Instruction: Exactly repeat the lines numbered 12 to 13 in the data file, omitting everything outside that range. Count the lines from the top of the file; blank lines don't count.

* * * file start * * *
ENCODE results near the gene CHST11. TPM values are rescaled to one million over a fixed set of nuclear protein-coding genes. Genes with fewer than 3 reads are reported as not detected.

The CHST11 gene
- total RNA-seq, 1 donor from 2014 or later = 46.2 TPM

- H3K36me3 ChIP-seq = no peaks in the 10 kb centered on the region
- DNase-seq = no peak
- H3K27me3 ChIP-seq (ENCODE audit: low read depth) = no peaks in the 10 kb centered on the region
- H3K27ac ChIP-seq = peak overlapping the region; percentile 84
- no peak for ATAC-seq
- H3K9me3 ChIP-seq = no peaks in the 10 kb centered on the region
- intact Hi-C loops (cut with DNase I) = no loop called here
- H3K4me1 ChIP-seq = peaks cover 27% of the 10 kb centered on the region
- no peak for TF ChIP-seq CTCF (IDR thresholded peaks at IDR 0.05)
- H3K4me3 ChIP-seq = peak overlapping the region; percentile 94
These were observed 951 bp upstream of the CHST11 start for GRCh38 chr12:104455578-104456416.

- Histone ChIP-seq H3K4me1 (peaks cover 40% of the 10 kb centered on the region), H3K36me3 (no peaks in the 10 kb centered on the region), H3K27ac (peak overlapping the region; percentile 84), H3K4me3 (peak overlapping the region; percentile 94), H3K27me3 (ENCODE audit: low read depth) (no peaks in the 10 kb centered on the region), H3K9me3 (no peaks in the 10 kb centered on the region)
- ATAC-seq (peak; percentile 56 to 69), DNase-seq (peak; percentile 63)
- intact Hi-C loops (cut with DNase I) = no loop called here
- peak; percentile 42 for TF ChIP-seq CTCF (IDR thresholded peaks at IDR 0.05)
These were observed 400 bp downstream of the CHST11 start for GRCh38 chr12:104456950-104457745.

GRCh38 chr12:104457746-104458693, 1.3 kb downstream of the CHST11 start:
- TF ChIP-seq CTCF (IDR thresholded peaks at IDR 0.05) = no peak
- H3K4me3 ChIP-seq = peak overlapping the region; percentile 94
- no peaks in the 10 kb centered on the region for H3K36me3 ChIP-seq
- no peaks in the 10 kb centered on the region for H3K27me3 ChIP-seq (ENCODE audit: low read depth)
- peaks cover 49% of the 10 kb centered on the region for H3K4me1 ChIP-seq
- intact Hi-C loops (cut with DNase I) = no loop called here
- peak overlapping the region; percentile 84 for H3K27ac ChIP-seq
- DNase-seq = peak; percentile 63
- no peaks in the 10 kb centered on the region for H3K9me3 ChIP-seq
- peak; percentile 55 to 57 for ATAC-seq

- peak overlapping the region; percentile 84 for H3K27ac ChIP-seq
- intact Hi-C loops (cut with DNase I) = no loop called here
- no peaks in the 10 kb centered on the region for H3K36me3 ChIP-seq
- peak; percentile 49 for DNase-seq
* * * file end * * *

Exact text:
- no peak for TF ChIP-seq CTCF (IDR thresholded peaks at IDR 0.05)
- H3K4me3 ChIP-seq = peak overlapping the region; percentile 94